How can you protect yourself?
It’s crucial to be aware of the potential risks and always trust your instincts when you come across unusual behaviour, as it may be a warning sign of attempted fraud.
“Unfortunately, there are cases where an unscrupulous person might wave you through at an intersection and then purposely drive into your vehicle,” explains Pletsas. “From there, that person might allege they didn’t actually give you the go-ahead, and then say that they’re injured and you are at fault.”
There are proactive steps policyholders can take to protect themselves.
- If you are in an accident and the circumstances seem odd or the other driver claims to be injured, call your insurer for guidance – even from the scene of the accident if it is safe to do so.
- At the onset of a claim, speak with your insurance adjuster or broker by phone. As an expert on your side, they can help guide you through the process.
- Do not feel pressured to sign forms to get any services until you speak to your insurer.
- Never sign blank forms.
Detecting fraudulent activity
At Wawanesa, we are investing to fight fraud on behalf of our policyholders by combining human experience with advanced technology to detect patterns, anomalies and outliers.
“Our experience is deep, and we’re heavily involved in industry work to fight fraud,” says Rohith Mascarenhas, Director of the Casualty, Legal & Special Investigations Unit with Wawanesa. “We’re not just relying on analytics, but also the manual detection of fraud.”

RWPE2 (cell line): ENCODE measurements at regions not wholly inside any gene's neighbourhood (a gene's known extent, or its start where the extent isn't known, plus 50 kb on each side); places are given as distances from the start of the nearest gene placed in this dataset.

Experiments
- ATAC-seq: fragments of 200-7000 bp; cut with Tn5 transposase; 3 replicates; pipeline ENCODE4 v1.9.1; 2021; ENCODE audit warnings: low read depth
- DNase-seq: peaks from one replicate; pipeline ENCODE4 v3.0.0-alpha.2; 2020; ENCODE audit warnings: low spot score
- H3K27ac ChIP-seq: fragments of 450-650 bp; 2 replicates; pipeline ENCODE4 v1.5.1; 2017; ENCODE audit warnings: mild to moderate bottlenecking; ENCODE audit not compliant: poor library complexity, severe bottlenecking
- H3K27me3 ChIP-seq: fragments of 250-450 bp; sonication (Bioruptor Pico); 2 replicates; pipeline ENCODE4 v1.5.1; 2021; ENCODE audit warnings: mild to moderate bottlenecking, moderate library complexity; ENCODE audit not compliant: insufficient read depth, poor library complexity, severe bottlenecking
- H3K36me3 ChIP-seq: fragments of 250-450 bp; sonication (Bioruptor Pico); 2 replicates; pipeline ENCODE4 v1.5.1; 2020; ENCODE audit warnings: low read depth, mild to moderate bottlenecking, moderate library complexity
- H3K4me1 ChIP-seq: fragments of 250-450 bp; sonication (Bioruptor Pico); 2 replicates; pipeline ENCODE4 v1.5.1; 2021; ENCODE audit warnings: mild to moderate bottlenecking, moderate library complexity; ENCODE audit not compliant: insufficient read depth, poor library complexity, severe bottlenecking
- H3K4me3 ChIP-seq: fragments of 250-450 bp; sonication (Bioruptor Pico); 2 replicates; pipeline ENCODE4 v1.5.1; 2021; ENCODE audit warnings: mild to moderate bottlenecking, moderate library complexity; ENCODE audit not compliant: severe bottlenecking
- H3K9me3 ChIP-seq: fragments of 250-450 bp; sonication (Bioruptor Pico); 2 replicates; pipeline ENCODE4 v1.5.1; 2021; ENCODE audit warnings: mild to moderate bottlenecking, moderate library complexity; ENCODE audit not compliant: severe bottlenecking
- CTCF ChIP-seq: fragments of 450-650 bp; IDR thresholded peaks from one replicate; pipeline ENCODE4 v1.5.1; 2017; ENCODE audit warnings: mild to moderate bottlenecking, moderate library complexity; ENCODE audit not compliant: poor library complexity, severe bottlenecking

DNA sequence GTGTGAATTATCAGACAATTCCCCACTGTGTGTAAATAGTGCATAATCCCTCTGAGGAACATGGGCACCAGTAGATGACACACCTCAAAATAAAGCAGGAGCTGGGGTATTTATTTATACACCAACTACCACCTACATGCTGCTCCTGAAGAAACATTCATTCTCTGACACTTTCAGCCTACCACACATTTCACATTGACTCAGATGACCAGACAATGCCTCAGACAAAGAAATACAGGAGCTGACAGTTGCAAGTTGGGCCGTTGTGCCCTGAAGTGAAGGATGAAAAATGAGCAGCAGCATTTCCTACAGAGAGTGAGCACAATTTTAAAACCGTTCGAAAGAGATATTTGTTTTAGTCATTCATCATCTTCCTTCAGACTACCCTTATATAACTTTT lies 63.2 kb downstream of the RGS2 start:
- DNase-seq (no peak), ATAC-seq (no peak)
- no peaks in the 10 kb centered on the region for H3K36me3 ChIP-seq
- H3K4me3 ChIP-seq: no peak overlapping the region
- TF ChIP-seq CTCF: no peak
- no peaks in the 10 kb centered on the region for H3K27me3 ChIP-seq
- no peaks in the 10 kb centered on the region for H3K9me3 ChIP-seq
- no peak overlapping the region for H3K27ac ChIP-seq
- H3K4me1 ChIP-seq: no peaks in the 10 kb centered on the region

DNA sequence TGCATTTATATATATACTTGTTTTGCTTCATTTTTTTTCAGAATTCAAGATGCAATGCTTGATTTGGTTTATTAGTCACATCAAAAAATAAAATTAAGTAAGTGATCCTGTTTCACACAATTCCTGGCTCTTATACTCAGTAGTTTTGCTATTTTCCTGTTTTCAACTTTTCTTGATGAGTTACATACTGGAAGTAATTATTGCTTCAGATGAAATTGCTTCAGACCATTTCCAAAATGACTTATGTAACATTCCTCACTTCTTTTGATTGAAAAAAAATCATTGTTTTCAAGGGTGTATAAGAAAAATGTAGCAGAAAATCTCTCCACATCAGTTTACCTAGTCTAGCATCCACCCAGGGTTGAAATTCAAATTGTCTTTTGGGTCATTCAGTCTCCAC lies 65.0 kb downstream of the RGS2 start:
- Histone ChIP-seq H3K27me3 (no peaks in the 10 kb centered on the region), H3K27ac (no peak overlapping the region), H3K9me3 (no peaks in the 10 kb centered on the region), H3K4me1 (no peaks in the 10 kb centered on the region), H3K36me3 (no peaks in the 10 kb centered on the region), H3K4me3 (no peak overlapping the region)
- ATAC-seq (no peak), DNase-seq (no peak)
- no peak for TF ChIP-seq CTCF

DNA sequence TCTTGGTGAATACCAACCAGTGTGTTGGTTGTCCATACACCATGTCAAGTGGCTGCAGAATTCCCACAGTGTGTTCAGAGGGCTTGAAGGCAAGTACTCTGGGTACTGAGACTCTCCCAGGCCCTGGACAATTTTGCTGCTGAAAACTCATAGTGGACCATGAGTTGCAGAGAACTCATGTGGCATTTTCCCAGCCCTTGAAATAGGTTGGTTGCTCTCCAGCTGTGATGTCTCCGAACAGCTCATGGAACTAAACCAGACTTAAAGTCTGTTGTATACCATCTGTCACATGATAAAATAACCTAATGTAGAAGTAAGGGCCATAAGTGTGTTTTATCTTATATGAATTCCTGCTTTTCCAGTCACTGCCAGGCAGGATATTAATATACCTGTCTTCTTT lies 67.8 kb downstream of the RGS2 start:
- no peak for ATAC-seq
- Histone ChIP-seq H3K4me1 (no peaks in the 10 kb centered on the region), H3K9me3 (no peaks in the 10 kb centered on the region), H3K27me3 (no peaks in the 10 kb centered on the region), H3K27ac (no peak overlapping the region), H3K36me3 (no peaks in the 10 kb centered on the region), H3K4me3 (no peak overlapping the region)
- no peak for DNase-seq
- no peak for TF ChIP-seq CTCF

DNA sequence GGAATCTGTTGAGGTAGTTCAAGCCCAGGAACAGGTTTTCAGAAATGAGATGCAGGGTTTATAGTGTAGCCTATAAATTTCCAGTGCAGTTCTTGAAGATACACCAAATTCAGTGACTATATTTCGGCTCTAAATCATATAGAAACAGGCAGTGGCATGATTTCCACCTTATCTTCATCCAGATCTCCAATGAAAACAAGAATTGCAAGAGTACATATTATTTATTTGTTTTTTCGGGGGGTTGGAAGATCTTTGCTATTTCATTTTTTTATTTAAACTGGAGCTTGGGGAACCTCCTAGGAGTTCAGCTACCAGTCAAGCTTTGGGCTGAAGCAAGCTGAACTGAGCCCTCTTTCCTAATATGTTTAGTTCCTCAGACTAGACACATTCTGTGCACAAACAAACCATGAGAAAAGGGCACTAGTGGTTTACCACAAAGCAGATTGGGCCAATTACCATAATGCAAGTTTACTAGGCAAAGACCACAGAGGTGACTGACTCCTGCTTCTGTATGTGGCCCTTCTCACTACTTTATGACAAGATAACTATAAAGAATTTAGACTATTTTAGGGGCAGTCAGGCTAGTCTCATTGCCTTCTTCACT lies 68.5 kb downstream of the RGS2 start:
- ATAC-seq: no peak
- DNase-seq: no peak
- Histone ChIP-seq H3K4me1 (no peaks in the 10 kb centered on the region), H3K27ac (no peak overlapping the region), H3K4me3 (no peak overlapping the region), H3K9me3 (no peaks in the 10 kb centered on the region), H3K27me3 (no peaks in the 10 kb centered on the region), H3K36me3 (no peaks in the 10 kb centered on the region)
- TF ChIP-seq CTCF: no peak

Mascarenhas further explains the importance of collaboration between policyholders and brokers, within internal teams at Wawanesa and industry wide. “Since fraud is a reality facing all insurers and insureds, it’s necessary to approach fraud prevention together as an industry and a society.”
That means educating staff on emerging patterns and indicators of fraud. “Combine that with analytics and it creates an environment where we can be proactive rather than reactive,” added Pletsas.
Staying a step ahead through advanced technology
As part of this effort to stay on the cutting edge, Wawanesa is a member of the Canadian National Insurance Crime Services (Canatics), an industry consortium that uses “technology to support the fight against auto insurance fraud in Canada.” The organization describes their mission to use “state-of-the-art analytical tools to identify potentially suspicious claims in insurance industry pooled data.” This fraud detection is for the benefit of Canadians and, in turn, can improve road safety.
Analytics and artificial intelligence can help to spot unusual activity, but having an experienced team in place is just as important. “There’s a lot of temptation to automate everything and let it be an AI-driven process,” according to Leyland.